"These findings indicate that the process of goat domestication occurred not only in Eastern Anatolia, as marked by haplogroup A and supported by zooarchaeological data [5, 8], but possibly also in Central Iran (Zagros Mountains and Iranian Plateau)."

    Therefore, the title would be considered accurate only if you - at your fancy - have redefined the Zagros Range (see for example http://www.eoearth.org/view/article/157205/) to include a much larger geographical region, ranging from central Turkey to deep into southern Iran.

    1. Hi, CC. Nice to see you around.

      "Eastern Anatolia" in Turkish official terminology is very similar, along with the so-called "SE Anatolia" region, to the part of Kurdistan under Turkish control. All Early Neolithic sites in that formal region are located in Kurdistan (→ map). So it would not be Central Turkey by any means.

      However you are probably right that I am restricting too much the region by using the term "Zagros". This is because I'm old enough to have studied first the Fertile Crescent Neolithic as having two main areas: one centered in Palestine and the other in the Zagros (Jarmo particularly), so I tend to group all the mountain region by that name. Jarmo is also well known for its very old first animal domesticate remains, the oldest in many cases (at least by old books, would have to check for reviews), including the goat and the sheep and not sure if the pig as well (the cow seems from Anatolia proper instead but it's also a later development if I'm correct). So I basically thought: well, OK, Jarmo and the wider region confirmed as origin of goats, that was my idea...

      I'm trying to confirm where the Zagros conventionally end in the north and northwest and Wikipedia doesn't help really: it says that it largely defines the Western border of Iran and that they end at the Strait of Hormuz but as for the northern ending no precision whatsoever. This map shows the Zagros Fold turning West in Kurdistan and ending near the Mediterranean at the Turco-Syrian border.

      If I'd have to give you the reason (unsure), I would have to change "Zagros" by "Kurdistan" (see first paragraph) but I did not mean to be so precise, because maybe a site or two fall into Assyrian or other ethnic areas (unsure without a throughout checking). So by the moment I'm keeping it as it is but feel free to correct me further if my reasoning does not persuade you.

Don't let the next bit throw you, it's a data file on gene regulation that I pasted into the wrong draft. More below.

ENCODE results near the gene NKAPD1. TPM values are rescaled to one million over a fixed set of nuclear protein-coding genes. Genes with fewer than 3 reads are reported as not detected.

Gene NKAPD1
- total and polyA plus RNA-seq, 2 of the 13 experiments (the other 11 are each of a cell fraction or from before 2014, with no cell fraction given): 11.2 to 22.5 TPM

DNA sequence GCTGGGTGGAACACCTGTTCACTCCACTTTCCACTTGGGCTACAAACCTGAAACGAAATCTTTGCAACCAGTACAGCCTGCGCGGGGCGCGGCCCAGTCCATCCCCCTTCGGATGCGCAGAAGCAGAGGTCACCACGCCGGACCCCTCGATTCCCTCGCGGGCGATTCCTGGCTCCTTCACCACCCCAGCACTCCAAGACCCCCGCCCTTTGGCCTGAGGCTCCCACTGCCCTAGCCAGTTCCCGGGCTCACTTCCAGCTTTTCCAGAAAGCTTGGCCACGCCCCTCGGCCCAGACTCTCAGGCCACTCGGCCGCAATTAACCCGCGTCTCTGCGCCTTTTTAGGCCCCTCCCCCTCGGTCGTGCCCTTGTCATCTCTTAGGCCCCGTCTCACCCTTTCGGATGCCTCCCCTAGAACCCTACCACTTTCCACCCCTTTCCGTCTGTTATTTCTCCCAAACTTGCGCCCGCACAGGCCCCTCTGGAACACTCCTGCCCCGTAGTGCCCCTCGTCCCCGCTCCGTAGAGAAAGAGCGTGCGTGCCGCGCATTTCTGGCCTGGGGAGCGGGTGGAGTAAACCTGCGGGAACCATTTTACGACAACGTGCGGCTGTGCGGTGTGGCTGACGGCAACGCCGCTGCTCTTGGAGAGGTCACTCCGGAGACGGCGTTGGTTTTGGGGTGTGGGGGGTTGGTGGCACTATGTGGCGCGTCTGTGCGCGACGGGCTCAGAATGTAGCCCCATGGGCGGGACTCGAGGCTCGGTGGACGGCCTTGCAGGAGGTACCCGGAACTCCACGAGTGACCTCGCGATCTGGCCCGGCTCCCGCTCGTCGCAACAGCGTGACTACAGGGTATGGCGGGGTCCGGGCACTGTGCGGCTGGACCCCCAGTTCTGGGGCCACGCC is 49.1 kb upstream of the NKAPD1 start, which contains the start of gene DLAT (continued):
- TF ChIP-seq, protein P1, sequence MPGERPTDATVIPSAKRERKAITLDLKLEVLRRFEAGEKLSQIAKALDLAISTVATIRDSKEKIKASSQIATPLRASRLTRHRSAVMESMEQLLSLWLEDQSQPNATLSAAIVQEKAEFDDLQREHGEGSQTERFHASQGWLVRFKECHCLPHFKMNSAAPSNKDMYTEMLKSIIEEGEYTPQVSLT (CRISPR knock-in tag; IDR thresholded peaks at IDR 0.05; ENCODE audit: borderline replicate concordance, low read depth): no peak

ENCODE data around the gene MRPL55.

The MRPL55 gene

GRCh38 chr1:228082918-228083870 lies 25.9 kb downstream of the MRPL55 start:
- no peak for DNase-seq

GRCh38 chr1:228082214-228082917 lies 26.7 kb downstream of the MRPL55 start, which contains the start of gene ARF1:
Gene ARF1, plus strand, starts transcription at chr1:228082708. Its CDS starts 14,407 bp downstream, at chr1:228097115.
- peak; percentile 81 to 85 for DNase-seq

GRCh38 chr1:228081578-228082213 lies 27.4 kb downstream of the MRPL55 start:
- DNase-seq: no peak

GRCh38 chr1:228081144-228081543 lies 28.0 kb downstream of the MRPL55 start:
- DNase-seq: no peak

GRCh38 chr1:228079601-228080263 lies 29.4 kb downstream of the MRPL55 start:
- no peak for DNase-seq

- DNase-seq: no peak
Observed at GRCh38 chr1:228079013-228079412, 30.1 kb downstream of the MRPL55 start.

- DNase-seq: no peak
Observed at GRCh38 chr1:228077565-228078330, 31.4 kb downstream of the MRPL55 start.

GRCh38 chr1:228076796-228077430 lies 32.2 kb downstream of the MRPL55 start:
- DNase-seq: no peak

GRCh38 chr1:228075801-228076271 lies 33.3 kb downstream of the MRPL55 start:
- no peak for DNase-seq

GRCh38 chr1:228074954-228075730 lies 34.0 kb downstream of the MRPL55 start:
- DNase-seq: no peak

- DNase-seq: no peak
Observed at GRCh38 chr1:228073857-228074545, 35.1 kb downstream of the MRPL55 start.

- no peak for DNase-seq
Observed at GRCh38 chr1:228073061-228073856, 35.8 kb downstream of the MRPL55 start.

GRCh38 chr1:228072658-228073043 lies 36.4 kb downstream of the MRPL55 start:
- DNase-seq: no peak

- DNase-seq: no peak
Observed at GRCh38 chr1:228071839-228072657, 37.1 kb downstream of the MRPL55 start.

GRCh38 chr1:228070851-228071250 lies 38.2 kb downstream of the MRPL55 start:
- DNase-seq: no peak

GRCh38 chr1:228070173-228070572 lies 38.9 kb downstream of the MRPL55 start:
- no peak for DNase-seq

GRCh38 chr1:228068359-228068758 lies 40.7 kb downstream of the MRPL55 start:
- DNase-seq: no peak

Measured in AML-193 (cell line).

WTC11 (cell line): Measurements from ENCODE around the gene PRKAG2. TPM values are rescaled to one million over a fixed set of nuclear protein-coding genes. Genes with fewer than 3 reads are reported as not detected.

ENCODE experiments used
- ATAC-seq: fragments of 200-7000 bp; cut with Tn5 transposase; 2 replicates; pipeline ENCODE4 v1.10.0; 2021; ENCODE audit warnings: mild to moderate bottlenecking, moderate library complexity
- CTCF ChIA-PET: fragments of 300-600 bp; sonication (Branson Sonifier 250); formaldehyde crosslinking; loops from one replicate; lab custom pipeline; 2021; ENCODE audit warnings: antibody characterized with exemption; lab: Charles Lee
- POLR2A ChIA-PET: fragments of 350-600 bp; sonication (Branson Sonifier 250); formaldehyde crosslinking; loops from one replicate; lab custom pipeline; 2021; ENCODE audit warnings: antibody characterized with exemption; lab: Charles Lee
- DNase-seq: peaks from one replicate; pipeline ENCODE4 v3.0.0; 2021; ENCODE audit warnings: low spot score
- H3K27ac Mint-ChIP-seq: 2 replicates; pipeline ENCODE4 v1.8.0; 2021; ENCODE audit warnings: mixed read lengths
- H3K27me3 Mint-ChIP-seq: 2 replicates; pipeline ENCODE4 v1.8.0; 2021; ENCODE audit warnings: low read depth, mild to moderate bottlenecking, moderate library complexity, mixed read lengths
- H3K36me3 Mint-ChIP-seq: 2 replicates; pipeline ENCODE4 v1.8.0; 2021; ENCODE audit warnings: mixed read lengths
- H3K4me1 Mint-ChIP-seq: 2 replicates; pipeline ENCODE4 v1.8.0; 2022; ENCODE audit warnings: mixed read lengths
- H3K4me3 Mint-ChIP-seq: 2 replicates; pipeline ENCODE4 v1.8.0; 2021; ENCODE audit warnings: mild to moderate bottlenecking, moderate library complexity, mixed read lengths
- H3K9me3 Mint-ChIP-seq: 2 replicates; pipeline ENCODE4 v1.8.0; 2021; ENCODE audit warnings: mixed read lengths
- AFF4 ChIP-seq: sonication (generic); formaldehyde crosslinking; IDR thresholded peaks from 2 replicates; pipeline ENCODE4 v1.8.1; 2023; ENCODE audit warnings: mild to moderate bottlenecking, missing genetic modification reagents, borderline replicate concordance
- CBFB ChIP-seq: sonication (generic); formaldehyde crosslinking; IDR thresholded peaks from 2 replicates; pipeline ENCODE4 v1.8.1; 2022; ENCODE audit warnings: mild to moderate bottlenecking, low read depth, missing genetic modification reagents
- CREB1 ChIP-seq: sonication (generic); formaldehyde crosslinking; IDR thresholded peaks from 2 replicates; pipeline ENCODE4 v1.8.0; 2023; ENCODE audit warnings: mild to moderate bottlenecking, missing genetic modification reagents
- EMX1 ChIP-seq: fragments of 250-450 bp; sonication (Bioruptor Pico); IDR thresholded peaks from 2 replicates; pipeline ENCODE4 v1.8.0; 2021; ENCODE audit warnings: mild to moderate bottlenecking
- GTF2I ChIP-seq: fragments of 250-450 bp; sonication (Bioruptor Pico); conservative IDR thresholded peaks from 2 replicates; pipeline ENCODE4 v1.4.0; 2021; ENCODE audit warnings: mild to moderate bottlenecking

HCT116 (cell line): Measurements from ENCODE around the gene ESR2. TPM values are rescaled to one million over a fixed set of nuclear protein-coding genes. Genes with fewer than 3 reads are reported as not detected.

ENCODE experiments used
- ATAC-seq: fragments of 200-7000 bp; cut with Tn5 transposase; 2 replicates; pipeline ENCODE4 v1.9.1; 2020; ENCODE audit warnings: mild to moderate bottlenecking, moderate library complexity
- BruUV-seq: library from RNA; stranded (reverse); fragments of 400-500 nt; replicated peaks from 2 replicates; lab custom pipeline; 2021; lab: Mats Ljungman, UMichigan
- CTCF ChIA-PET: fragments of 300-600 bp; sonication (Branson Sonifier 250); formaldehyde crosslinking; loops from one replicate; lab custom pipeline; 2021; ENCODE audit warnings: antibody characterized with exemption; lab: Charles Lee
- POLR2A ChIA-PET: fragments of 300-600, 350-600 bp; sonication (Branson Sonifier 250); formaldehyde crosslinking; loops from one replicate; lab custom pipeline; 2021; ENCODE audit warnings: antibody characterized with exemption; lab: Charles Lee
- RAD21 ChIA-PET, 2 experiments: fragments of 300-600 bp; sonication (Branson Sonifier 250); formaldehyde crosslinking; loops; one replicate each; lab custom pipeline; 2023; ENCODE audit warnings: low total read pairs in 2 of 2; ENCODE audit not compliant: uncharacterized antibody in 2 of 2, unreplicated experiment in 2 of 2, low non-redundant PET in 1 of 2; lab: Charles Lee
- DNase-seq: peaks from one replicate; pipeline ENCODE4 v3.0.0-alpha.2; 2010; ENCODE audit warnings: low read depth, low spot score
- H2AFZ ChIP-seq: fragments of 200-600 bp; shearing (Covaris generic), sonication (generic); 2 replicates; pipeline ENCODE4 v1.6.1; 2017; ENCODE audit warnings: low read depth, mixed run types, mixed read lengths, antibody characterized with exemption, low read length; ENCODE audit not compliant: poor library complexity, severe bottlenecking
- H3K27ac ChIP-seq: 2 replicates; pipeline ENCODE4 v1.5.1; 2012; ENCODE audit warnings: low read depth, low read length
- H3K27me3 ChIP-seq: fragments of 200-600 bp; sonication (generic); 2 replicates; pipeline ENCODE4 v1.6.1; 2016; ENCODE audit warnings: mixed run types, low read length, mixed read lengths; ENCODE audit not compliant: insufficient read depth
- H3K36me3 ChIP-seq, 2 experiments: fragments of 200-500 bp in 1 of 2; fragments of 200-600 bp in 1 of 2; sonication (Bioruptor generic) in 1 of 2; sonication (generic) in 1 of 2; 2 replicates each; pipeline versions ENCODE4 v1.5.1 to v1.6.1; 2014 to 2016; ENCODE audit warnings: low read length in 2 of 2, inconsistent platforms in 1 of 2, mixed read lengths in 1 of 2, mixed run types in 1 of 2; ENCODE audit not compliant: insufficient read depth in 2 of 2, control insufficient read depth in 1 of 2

2. Maju, off topic or not so much.

    While back we talked about the Connection Caucasus and Iberia… I narrow it down to Shulaveri Shomu (Caucasus) and Perdigões (Iberia)… Wanna bet? 

    See this post I made (in English) - barradeferro.blogs.sapo.pt/of-shulaveri-shomu-and-r1bs-and-34071

    Have fun (with links and all!)…

    1. The only coincidental element is that we're talking of three children buried. They are buried in pits? That's the most common way to bury people through the world, so? They are in crouched or fetal position? That's typical of mainline European Neolithic and maybe imported from West Asia (although crouched burials also exist in Magdalenian contexts anyhow).

      MtDNA U4 and U5 are claimed to be "from the steppe" but that's utter nonsense: both lineages are documented in Epipaleolithic Portugal (and probably also in Taforalt, Morocco). U5 is documented through all of late Paleolithic Europe, being the most common Paleoeuropean lineage by far.

      See: http://forwhattheywereweare.blogspot.com/p/ancient-mtdna-maps-of-europe.html

    2. @Olympus: sorry but I accidentally deleted your comment again. It said:

      Maju see my commnent there. I think I made very valid points... Can I use my rebuttal in a POst there using your comments? Or that is not propper?

      This is because when I get the email, I have three options one after the other: "publish", "delete" & "spam" (in this order) and they are not really separated, nor you get any confirmation request either. I hate it, really, and I apologize for it.